I stared blankly at a spreadsheet. I wrote a company-wide memo on our new purchasing policy. I drafted a report on our target market. I entered sales figures into a database. I organized a recycling drive. I cold-called prospective clients. I assembled a cube while orienting a new employee. I reviewed our sexual harrassment policy. I developed a perl back end for our Web site and set up a new MySQL database. I played a game of solitare. I ordered a ream of paper from Office Depot (taking care of business). I took dictation from the CEO. I attended a brainstorming meeting. I cut costs. I surfed pornography sites on the Internet anonymously. I designed a new logo. I wrote the copy for our new ad campaign. I laid out the company newsletter in Quark. I locked myself in the men's room, masturbated, and started a small fire.

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Briefly:



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One good thing that's come from the Blind Date Blog trainwreck (which like all accidents is fascinating, until you realize that a friend of yours might have gotten hurt) is that I came across another really good blog, All About George, which is, of course, all about George.

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Back in the southeast, I would always hear suckers talking Old Miss weed. They called it G-40, or some such shit, and bragged and bragged about its potency. If I had a dollar for every Old Miss frat-boy type with tales of twisted thai stick peculated from the publics proprietary pot plants, why, there would be no need for that Amazon beg box you see below. (Of course, none could ever be produced on demand.) And then you come to Northern California, just down the road from Humboldt and Mendocino counties. Home of the chronic, the krypto, the kind, the hairy green death, the (as I like to call it) brainhammer. And you realize that the stuff back east--even the pricey expensive stuff that purported to be blueberry or shiva skunk--just didn't stack up. No way no how. And you realize that the crowd back east, unless they're smoking the stuff grown here, is getting shortchanged. Oh. And that Gubment stuff? Maybe it'll fly in mighty Mississippi, but out here, folks call it ditch weed.

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5.15.2002

AOL and Apple Strange bedfellows.

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Bush was warned of a bin Laden plot to hijack airplanes in the weeks before September 11

Mon Dieu. Could he possibly be any worse of a president? Let the shitstorm begin.

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I haven't felt this way in years. But today, for some reason, I feel like picking a fight. Ever get the urge?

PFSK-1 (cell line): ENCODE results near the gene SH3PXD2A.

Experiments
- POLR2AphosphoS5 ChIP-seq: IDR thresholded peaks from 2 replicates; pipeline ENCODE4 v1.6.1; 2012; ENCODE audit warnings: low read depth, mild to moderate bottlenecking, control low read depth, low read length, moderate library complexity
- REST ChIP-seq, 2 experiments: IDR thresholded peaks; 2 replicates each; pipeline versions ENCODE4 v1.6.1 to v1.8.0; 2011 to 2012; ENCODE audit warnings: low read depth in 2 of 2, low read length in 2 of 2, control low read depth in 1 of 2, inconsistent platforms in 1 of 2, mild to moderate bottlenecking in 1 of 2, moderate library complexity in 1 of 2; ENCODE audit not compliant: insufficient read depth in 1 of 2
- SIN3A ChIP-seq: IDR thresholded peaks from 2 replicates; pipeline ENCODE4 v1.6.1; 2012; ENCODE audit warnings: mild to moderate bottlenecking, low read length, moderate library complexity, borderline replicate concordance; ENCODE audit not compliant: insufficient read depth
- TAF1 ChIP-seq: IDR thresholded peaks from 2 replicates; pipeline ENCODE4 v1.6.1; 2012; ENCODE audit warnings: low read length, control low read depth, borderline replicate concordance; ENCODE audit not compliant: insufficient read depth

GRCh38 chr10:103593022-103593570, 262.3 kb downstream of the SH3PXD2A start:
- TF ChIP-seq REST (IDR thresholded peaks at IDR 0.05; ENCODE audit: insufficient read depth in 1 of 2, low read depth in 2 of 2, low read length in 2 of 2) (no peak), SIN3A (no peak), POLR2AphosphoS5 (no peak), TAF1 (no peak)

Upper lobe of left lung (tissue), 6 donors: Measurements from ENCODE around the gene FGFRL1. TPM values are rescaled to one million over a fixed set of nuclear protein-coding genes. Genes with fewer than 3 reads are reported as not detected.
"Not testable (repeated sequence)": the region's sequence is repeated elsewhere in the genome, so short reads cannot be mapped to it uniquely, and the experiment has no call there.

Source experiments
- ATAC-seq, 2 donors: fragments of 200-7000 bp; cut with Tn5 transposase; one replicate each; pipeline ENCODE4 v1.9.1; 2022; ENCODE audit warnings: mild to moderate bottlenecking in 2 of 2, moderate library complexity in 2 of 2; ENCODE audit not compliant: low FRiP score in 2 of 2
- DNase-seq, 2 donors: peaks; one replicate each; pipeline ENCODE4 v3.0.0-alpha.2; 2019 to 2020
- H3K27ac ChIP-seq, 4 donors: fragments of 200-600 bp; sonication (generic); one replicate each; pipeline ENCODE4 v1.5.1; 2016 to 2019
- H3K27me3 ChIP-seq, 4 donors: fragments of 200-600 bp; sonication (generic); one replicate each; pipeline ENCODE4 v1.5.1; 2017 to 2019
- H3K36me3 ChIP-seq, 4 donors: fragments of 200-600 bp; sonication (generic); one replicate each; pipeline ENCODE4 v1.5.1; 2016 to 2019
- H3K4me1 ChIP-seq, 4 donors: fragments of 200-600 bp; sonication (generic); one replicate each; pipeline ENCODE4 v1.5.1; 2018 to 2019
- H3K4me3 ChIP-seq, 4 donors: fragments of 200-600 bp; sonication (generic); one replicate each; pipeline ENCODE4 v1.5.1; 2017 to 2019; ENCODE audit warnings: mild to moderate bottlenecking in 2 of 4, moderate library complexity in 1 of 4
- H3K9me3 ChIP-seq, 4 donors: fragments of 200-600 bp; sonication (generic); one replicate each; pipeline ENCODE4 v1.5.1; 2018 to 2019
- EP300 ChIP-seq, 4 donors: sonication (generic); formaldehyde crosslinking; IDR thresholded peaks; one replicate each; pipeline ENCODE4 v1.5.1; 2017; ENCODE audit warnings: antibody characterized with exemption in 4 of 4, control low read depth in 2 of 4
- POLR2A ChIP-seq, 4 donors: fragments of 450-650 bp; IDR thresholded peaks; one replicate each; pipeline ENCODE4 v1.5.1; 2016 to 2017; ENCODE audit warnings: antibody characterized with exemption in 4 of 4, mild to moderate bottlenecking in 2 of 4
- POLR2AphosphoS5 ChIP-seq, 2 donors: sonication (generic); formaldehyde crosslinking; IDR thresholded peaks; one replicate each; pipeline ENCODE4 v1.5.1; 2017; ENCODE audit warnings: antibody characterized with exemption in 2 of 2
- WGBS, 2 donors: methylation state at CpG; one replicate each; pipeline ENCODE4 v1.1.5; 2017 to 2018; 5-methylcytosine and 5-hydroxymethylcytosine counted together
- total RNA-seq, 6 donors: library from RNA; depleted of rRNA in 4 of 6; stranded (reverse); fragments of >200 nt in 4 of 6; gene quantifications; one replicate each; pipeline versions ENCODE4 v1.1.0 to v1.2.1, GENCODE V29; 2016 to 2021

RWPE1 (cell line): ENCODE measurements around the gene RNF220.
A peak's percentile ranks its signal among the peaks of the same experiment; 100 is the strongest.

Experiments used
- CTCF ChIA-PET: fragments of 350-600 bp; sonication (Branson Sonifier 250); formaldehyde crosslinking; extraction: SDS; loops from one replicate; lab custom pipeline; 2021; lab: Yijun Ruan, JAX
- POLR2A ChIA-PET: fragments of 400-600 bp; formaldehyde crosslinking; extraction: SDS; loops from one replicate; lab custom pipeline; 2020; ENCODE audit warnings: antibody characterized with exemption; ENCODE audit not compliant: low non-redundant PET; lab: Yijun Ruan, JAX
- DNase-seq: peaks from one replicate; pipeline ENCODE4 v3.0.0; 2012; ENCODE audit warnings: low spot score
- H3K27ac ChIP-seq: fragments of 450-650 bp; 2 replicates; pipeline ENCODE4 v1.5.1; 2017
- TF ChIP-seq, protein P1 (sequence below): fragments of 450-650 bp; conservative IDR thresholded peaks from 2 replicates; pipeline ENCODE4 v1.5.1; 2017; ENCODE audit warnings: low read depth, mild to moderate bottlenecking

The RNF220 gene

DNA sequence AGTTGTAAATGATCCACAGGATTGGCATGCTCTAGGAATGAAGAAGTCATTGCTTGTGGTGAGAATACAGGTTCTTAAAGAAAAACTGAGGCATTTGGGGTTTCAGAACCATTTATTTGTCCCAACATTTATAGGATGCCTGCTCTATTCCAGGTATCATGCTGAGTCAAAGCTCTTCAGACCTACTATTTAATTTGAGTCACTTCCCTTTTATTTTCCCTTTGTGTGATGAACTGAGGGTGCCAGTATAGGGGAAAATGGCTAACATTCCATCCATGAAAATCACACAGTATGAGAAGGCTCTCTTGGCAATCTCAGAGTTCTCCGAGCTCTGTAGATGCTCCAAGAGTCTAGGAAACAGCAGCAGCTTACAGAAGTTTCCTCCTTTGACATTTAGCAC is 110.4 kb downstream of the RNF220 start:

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It beats nukes...




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There's a pretty cool NPR piece on grading CAHSEE tests. Yep. This is what I did, and will soon be doing again. (And yeah, I know who the interviewee is...)

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A few thoughts on Laurel Wellman's column.

1. Damn! I achingly want to see Dogtown and Z Boys.

2. Henry Rollins: Rob and I were having this exact discussion a few nights ago, when watching him pontificate about one hit wonders for VH1. Why is it that every time MTVH1acom runs some crap where they talk to a bunch of artists, Hank has to be there? What, does he live across the street from MTV?

3. Tight cords and old school Vans. Check. Now what?

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Here's my first contribution to The Mirror Project

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They were painful, humiliating, and useless.

Word.

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5.14.2002

I just found myself apologizing to a friend via email for not returning some of his emails. And I thought to myself... "I need to send out about ten more of these to other people as well." I have no excuse. I'm way behind on my email. But I am very, very sorry.

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I'm proud to host the following guest essay about Star Wars Episode II. A passage:
The New York Times' reviewer made a good point, though -- the movie is a pre-ordained blockbuster. I was one of the freaks who had some quibbles with Star Trek IV, but came up with a handy truism that applies here as well. They could film the entire cast sitting in lawn chairs discussing baseball statistics -- and millions of people would still go. Even knowing it was going to be the entire cast sitting in lawn chairs discussing baseball statistics. "Man, this movie does suck," they'd say. Ensconced in their non-refundable theatre seats, slowly seething.